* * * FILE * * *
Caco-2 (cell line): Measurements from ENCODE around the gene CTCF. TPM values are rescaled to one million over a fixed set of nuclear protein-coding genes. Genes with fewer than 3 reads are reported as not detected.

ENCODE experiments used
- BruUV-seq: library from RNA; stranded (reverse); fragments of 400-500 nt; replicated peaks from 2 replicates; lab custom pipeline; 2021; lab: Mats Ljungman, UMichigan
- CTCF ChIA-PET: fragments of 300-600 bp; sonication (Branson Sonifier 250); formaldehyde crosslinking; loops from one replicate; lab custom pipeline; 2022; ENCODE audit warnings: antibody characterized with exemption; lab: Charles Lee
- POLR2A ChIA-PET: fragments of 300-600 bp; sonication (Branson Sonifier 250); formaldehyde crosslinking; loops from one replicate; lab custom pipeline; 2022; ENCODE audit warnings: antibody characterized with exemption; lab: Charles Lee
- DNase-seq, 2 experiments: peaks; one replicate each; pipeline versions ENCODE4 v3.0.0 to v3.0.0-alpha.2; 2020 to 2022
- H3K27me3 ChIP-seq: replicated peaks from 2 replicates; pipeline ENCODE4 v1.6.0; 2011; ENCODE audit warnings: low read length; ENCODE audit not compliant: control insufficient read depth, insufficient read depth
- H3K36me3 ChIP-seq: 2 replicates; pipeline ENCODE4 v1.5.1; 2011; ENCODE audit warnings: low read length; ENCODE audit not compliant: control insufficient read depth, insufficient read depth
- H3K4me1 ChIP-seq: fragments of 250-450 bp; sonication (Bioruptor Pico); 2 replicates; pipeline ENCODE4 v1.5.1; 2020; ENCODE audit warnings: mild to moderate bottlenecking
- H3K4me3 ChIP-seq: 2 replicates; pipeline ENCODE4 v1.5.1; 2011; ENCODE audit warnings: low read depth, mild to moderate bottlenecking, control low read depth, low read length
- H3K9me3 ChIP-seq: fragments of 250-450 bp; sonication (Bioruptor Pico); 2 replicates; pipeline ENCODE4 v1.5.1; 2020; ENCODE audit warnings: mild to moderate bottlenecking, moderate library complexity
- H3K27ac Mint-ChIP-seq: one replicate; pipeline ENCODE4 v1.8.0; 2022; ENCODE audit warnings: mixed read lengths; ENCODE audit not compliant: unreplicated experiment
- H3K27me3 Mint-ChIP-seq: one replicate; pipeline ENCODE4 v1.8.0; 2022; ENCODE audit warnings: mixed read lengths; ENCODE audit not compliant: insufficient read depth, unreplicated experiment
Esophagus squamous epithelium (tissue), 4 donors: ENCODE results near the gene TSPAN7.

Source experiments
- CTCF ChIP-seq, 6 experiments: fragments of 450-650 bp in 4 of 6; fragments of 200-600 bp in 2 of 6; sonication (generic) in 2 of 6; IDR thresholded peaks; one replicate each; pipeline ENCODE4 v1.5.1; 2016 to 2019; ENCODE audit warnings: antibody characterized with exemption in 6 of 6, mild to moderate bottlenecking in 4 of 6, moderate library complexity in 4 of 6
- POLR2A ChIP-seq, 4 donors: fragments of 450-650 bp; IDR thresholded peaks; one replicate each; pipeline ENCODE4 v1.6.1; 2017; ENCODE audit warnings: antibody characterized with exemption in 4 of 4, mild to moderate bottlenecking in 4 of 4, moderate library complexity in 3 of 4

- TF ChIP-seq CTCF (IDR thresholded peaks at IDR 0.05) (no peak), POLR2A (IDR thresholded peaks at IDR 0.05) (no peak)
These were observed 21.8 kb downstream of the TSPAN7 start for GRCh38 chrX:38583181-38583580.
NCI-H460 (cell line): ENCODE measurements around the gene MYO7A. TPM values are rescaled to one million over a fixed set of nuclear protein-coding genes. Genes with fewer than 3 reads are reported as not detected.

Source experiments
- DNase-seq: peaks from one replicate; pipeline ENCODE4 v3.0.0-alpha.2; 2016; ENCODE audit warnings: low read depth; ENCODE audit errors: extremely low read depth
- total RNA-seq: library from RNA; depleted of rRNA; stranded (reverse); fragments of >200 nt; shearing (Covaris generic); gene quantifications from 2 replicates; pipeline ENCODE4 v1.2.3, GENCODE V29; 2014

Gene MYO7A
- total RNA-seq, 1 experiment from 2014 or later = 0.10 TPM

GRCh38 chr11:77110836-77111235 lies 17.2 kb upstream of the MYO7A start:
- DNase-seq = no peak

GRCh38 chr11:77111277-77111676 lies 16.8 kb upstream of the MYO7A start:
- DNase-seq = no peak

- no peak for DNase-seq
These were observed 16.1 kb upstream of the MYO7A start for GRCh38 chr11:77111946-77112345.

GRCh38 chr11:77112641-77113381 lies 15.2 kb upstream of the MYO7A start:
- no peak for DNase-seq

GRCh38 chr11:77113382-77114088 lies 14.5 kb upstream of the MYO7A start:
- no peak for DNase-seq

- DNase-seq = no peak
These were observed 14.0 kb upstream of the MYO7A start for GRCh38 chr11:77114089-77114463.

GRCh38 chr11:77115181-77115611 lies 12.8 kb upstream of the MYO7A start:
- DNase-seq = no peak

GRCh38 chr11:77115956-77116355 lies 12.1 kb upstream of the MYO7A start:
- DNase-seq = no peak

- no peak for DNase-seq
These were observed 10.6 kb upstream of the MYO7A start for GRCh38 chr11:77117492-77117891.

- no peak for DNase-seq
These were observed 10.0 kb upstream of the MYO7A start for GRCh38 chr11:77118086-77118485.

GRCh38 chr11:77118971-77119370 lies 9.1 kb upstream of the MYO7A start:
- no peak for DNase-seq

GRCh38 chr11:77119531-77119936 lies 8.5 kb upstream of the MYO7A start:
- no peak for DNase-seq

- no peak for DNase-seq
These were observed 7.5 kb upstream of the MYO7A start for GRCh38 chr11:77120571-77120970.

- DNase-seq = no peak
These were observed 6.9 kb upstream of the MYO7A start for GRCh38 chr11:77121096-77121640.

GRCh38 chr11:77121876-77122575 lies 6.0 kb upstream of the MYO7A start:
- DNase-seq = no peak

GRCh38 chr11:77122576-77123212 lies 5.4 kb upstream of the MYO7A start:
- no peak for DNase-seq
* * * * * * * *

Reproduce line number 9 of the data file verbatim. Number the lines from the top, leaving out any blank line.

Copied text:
- H3K4me1 ChIP-seq: fragments of 250-450 bp; sonication (Bioruptor Pico); 2 replicates; pipeline ENCODE4 v1.5.1; 2020; ENCODE audit warnings: mild to moderate bottlenecking